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Times like this make me think my mother was right when she told me I should aspire to be a trophy wife. At least that would have reduced the odds of my winding up hiding in a renegade virology lab, hunting zombies for a certifiable mad scientist.

Then again, maybe not.

—From Charming Not Sincere, the blog of Rebecca Atherton, July 16, 2041. Unpublished.


Shaun! Look out!”

Alaric’s shout came through my headset half a second before a hand grabbed my elbow, bearing down with that weird mixture of strength and clumsiness characteristic of the fully amplified. I yanked free, whirling to smack my assailant upside the head with my high-powered cattle prod.

A look of almost comic surprise crossed the zombie’s face as the electrified end of the cattle prod hit its temple. Then it fell. I kicked the body. It didn’t move. I hit it in the solar plexus with my cattle prod, just to be sure. Electricity has always been useful against zombies, since it confuses the virus that motivates them, but it turns out that when you amp the juice enough you can actually shut them down for short periods of time.

“Thanks for the heads-up,” I said, trusting the headset to pick me up. “I’ve got another dead boy down. Send the retrieval team to my coordinates.” I was already starting to scan the trees, looking for signs of movement—looking for something else that I could hit.

“Shaun…” There was a wary note in Alaric’s voice. I could practically see him sitting at his console, knotting his hands in his hair and trying not to let his irritation come through the microphone. I was his boss, after all, which meant he had to at least pretend to be respectful. Once in a while. “That’s your fourth catch of the night. I think that’s enough, don’t you?”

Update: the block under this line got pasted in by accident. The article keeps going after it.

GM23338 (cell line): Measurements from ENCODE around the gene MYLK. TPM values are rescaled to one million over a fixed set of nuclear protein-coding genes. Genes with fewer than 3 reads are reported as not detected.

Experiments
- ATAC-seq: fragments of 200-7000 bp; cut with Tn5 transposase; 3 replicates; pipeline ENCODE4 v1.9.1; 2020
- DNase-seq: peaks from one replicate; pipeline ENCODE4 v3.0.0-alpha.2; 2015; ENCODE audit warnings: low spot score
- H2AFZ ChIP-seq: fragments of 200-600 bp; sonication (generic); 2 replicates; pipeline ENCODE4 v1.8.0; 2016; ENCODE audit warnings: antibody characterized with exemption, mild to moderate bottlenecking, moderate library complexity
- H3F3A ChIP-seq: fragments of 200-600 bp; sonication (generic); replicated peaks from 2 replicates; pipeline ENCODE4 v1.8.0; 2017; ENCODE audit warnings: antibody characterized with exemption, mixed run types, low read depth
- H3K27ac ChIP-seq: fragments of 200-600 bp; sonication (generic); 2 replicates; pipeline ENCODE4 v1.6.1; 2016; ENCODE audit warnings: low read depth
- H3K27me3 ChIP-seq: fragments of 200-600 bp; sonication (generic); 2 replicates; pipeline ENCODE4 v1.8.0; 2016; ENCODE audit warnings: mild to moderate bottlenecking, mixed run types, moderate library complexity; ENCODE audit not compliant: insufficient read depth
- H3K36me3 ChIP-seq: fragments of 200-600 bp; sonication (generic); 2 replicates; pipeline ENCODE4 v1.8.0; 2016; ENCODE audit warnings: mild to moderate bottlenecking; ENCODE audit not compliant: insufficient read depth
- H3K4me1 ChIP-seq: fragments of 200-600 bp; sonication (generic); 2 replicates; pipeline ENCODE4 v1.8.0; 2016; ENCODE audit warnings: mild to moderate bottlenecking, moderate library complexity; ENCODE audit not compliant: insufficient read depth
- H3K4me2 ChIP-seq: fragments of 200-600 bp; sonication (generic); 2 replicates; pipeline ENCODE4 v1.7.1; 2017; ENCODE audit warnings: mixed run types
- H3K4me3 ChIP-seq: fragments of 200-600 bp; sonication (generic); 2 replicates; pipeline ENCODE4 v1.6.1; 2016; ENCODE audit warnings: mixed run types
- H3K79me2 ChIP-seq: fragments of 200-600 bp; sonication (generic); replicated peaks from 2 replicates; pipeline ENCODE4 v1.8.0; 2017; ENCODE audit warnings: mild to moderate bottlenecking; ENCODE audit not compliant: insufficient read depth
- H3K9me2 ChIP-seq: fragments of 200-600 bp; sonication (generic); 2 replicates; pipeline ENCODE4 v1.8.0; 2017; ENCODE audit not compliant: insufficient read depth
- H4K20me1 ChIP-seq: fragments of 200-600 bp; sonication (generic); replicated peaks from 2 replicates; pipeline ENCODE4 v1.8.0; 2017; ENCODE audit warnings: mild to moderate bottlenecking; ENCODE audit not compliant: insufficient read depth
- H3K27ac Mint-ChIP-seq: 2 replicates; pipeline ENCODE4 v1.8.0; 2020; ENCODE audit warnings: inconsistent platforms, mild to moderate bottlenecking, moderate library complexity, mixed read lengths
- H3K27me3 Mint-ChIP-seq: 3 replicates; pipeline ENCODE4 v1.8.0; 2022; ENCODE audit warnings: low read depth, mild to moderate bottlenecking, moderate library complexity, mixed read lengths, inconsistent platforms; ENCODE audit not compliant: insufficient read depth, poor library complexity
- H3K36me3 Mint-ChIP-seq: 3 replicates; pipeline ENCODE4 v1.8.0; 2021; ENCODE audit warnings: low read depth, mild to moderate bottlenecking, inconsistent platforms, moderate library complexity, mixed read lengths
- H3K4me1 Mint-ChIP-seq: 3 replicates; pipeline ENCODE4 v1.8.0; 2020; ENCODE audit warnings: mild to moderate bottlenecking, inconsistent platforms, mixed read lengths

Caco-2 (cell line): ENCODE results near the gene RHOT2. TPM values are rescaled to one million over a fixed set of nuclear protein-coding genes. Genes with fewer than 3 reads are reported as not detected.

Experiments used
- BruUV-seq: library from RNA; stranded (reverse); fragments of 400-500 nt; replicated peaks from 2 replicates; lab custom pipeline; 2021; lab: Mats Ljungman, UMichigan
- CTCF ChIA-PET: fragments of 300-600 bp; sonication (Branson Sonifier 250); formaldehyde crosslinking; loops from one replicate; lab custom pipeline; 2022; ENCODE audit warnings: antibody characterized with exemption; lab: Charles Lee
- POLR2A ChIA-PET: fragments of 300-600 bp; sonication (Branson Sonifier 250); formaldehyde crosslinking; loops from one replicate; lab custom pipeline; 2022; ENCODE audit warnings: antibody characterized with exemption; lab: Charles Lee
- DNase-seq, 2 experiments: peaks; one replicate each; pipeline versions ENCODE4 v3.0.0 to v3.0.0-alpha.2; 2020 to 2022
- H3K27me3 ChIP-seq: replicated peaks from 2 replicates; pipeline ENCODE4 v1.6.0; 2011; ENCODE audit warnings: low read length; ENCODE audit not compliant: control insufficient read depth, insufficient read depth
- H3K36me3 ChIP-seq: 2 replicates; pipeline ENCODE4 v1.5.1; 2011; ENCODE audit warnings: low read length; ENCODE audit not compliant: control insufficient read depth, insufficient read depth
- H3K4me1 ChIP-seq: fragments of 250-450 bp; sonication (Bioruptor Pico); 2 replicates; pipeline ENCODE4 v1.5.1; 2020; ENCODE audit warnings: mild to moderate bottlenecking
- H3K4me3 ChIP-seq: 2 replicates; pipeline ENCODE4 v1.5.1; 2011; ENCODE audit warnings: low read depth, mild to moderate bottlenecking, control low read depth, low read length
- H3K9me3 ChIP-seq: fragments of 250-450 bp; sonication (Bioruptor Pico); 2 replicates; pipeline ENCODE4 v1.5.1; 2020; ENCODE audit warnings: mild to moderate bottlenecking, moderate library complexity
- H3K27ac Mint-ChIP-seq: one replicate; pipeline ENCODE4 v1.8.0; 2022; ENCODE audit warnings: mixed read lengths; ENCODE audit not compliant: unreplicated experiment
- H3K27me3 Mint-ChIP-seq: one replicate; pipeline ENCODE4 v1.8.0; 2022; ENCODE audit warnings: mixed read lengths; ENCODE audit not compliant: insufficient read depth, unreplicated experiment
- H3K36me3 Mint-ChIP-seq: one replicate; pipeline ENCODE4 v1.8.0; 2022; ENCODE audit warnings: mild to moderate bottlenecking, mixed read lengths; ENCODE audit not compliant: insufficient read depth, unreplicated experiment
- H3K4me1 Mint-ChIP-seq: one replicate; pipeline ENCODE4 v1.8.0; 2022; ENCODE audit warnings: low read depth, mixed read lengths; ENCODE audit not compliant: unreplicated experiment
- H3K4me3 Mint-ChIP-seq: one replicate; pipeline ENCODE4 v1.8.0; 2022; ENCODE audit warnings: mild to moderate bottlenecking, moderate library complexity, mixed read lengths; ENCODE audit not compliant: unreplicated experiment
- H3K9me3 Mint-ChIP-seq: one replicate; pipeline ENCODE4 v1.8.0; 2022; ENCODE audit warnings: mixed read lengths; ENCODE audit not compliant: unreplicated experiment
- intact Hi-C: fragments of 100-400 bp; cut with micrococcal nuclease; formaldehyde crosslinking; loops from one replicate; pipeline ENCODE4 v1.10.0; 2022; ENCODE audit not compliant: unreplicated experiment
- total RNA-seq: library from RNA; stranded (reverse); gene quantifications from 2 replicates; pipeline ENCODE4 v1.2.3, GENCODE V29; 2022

“I’m going for the record.”

There was a click as Becks plugged her own channel into the connection and snapped peevishly, “You’ve already got the record. Four catches in a night is twice what anyone else has managed, ever. Now please, please, come back to the lab.”

“What will you do if I don’t?” I asked. Nothing seemed to be moving, except for my infected friend, who twitched. I zapped him with the cattle prod again. The movement stopped.

“Two words, Shaun: tranquilizer darts. Now come back to the lab.”

I whistled. “That’s not playing fair. How about you promise to bake me chocolate chip cookies if I come back? That seems like a much better incentive.”

“How about you stop screwing around before you make me angry? Immune doesn’t mean immortal, you know. Now please.” The peevishness faded, replaced by pleading. “Just come home.”